Forty-nine of fifty states provide Prescription Drug Monitoring Programs (PDMPs), which encourage or require patient information to be entered into the PDMP tracking system in order to see where, when and what type of other controlled substance prescriptions have been acquired by that patient. This allows potential narcotic seekers who may benefit from substance use disorder or addictions treatment, such as medication assisted treatment, to be identified and triaged for more appropriate care.

In fact, some EMR systems are configured to require an electronic signature and justification of an opioid prescription.  This safeguard is intended to enhance physician awareness and consciousness that they are prescribing an opioid. There are also a few institutions that have placed a cap on how many days a prescriber can prescribe opioids post discharge from the hospital. This cap on opioid supply requires a system change where the primary care physician follows up with the patient in an outpatient setting if additional opioid prescription refills are required. As the examples demonstrate, multi-systemic changes in process and structure must be enacted in conjunction with other efforts in order to support appropriate use of opioid prescriptions.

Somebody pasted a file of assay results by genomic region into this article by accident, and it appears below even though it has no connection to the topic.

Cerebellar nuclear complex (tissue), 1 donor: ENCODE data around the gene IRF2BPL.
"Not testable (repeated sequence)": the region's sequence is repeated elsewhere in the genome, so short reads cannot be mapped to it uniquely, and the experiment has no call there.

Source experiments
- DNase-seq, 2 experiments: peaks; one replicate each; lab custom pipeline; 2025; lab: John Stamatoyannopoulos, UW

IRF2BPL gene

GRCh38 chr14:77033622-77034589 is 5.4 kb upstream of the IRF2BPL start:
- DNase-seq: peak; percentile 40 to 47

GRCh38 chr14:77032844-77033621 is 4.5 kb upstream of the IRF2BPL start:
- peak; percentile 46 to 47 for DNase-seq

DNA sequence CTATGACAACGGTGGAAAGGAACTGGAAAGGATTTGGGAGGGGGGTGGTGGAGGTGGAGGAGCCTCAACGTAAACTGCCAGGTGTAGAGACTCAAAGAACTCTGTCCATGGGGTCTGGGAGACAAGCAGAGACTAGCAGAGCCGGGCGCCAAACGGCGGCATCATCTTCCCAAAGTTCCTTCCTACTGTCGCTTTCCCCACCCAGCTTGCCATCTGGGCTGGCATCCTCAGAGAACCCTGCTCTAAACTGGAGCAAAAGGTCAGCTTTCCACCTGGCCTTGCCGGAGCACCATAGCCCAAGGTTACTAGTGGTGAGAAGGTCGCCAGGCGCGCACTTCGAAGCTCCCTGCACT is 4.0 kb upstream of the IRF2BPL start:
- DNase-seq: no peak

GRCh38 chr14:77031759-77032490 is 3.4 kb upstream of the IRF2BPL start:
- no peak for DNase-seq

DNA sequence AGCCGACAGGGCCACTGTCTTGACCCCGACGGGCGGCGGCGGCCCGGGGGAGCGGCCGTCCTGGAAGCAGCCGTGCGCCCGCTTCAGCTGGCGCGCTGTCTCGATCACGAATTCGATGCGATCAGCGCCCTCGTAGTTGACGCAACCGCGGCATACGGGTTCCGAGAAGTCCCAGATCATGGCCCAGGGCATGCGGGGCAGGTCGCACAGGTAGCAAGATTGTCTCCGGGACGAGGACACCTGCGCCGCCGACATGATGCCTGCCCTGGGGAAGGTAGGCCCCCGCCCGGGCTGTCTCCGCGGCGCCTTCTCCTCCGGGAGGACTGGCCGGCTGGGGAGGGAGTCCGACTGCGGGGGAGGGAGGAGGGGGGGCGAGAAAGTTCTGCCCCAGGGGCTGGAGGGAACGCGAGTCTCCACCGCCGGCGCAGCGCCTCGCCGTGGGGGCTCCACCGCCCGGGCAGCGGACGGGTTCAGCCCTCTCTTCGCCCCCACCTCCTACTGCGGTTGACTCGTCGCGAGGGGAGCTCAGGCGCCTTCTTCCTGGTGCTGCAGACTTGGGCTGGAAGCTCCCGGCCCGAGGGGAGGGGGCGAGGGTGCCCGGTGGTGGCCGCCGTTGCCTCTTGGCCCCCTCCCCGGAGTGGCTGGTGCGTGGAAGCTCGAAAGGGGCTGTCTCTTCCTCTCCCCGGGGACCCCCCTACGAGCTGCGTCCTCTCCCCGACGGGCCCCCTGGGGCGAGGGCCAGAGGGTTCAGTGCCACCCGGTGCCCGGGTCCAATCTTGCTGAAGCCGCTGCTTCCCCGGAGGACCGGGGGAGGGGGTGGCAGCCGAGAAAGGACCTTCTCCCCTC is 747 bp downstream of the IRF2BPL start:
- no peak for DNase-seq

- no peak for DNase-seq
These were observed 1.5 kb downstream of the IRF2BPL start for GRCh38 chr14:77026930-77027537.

Amending Provider Prescribing Habits

Focusing on patient-centered care requires a dialogue with prescribers about pain tolerance, diagnosis, and treatment goals. These conversations coupled with provider education about best practices in opioid prescribing can amend prescribing habits. By treating acute pain conservatively and in alignment with treatment goals, providers can contribute to mitigating the opioid epidemic.

In a randomized clinical trial of 411 ED patients with acute pain, Chang et. al (2017) found no significant difference in pain control two hours after medication administration when patients were given either a single dose of opioids or non-opioid analgesics.3   In a practice environment, early findings suggest that NSAIDs with Acetaminophen are at least equally, if not more effective in treating acute pain than opioids. Patients who suffer from chronic pain once had acute pain that was not properly managed and instead evolved into chronic pain.

Often when pain is severe such as acute dental pain, prescribers have been quick to prescribe oxycodone, when in fact the acute pain should be first addressed with non-narcotic medications, including nonsteroidal anti-inflammatory drugs (NSAID)s and acetaminophen. Instead, providers often treat with a low-dose oxycodone (5 mg) as the first line therapy. This lowers the threshold of pain, causing stronger medications to be required if the pain persists.